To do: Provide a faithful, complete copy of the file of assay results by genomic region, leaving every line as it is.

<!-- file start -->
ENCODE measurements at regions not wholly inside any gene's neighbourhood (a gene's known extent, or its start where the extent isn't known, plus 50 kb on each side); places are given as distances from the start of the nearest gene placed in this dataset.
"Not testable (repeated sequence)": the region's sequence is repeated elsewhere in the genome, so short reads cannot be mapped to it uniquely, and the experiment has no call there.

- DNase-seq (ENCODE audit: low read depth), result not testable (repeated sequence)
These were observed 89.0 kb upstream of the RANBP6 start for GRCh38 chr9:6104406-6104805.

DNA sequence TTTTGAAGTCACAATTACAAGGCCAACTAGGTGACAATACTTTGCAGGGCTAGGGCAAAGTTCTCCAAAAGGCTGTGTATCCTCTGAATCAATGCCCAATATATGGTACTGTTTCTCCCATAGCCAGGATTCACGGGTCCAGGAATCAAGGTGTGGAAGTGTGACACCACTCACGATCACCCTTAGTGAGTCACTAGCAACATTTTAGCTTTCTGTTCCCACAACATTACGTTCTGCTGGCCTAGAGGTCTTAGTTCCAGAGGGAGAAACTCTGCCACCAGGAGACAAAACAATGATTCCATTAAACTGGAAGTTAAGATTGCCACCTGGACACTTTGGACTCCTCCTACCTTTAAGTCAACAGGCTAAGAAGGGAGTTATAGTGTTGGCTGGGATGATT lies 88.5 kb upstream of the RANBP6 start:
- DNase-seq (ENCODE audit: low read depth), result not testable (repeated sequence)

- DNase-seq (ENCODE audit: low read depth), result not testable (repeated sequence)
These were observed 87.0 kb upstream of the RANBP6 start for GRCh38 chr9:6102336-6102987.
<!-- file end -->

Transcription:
ENCODE measurements at regions not wholly inside any gene's neighbourhood (a gene's known extent, or its start where the extent isn't known, plus 50 kb on each side); places are given as distances from the start of the nearest gene placed in this dataset.
"Not testable (repeated sequence)": the region's sequence is repeated elsewhere in the genome, so short reads cannot be mapped to it uniquely, and the experiment has no call there.

- DNase-seq (ENCODE audit: low read depth), result not testable (repeated sequence)
These were observed 89.0 kb upstream of the RANBP6 start for GRCh38 chr9:6104406-6104805.

DNA sequence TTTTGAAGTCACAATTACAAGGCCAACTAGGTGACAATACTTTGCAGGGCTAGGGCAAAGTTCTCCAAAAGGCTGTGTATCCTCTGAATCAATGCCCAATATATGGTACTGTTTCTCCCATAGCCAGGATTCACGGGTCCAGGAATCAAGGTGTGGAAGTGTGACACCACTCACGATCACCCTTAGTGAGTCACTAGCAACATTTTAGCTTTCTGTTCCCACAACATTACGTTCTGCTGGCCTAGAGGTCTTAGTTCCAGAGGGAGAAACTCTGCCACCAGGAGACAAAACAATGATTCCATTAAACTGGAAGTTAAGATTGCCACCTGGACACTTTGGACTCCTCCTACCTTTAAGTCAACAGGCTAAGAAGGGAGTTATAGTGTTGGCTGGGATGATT lies 88.5 kb upstream of the RANBP6 start:
- DNase-seq (ENCODE audit: low read depth), result not testable (repeated sequence)

- DNase-seq (ENCODE audit: low read depth), result not testable (repeated sequence)
These were observed 87.0 kb upstream of the RANBP6 start for GRCh38 chr9:6102336-6102987.